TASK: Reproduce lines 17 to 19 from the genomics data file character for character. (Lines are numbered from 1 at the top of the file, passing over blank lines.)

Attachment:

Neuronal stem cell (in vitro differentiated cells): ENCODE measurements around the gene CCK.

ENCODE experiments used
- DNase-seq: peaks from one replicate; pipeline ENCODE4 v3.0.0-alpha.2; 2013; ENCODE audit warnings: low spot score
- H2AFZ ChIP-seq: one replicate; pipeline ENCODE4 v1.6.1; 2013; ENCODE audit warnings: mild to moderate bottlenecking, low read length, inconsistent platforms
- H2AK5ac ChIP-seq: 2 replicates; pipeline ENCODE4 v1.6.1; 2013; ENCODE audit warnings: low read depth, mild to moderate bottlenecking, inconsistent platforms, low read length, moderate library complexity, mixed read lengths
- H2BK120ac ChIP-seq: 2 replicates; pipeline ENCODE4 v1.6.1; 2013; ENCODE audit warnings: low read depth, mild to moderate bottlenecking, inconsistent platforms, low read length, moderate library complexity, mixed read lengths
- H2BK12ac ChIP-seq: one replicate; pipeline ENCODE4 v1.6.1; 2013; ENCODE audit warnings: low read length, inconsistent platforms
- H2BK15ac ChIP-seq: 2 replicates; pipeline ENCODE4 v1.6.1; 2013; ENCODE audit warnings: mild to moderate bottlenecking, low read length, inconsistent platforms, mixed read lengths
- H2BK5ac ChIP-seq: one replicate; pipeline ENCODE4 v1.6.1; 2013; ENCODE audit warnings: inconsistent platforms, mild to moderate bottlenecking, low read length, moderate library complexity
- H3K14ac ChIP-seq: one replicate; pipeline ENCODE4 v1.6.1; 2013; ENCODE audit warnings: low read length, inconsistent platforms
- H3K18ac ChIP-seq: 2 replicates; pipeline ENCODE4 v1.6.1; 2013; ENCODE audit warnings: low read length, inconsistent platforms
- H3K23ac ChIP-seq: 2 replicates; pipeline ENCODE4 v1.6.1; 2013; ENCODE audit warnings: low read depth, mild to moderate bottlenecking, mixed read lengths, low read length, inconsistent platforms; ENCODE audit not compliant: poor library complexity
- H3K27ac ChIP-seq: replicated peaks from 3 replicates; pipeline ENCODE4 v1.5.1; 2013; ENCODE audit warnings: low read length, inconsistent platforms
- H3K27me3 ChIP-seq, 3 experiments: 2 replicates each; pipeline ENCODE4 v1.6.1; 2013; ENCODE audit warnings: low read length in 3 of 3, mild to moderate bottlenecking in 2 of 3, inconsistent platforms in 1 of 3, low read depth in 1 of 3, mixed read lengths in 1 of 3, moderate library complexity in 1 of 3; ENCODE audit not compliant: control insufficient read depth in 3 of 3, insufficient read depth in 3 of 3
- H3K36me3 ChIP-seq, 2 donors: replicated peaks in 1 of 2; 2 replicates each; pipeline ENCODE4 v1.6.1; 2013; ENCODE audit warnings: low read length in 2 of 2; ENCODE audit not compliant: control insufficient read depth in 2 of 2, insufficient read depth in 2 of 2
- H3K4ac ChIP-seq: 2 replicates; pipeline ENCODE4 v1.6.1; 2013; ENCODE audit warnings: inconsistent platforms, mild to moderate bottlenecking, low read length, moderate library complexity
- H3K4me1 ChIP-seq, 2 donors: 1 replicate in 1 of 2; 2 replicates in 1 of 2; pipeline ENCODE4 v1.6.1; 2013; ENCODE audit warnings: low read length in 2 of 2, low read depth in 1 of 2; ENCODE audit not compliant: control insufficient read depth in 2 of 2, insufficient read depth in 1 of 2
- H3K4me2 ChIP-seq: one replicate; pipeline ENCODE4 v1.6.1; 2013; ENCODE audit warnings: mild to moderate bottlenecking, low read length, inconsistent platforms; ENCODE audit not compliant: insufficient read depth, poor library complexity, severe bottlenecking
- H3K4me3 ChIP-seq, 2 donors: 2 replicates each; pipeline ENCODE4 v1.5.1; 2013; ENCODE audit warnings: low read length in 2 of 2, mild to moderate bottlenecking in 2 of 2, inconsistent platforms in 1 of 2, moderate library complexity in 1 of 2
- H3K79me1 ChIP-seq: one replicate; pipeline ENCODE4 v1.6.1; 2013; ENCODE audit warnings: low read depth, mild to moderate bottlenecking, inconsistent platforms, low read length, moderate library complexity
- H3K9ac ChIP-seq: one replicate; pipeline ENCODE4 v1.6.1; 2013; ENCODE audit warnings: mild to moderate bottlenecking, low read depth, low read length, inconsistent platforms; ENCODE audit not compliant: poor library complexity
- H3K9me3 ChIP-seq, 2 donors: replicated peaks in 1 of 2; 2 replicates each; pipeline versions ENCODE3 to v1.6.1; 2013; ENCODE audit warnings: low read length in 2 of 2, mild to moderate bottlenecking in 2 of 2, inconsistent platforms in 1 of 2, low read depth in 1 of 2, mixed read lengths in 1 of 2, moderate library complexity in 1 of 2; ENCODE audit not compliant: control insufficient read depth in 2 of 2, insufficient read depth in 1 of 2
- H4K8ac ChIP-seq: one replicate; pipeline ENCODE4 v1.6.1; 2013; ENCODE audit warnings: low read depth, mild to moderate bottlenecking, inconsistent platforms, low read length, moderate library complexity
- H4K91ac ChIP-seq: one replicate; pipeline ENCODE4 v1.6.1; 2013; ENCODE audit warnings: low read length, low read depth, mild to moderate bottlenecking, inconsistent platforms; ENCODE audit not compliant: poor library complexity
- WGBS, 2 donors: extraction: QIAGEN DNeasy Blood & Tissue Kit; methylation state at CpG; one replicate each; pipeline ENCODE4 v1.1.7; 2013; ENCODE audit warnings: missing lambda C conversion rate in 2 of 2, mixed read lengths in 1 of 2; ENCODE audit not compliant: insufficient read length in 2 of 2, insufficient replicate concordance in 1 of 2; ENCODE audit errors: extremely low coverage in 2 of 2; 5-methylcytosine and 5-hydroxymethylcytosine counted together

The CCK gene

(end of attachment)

- H3K4me1 ChIP-seq, 2 donors: 1 replicate in 1 of 2; 2 replicates in 1 of 2; pipeline ENCODE4 v1.6.1; 2013; ENCODE audit warnings: low read length in 2 of 2, low read depth in 1 of 2; ENCODE audit not compliant: control insufficient read depth in 2 of 2, insufficient read depth in 1 of 2
- H3K4me2 ChIP-seq: one replicate; pipeline ENCODE4 v1.6.1; 2013; ENCODE audit warnings: mild to moderate bottlenecking, low read length, inconsistent platforms; ENCODE audit not compliant: insufficient read depth, poor library complexity, severe bottlenecking
- H3K4me3 ChIP-seq, 2 donors: 2 replicates each; pipeline ENCODE4 v1.5.1; 2013; ENCODE audit warnings: low read length in 2 of 2, mild to moderate bottlenecking in 2 of 2, inconsistent platforms in 1 of 2, moderate library complexity in 1 of 2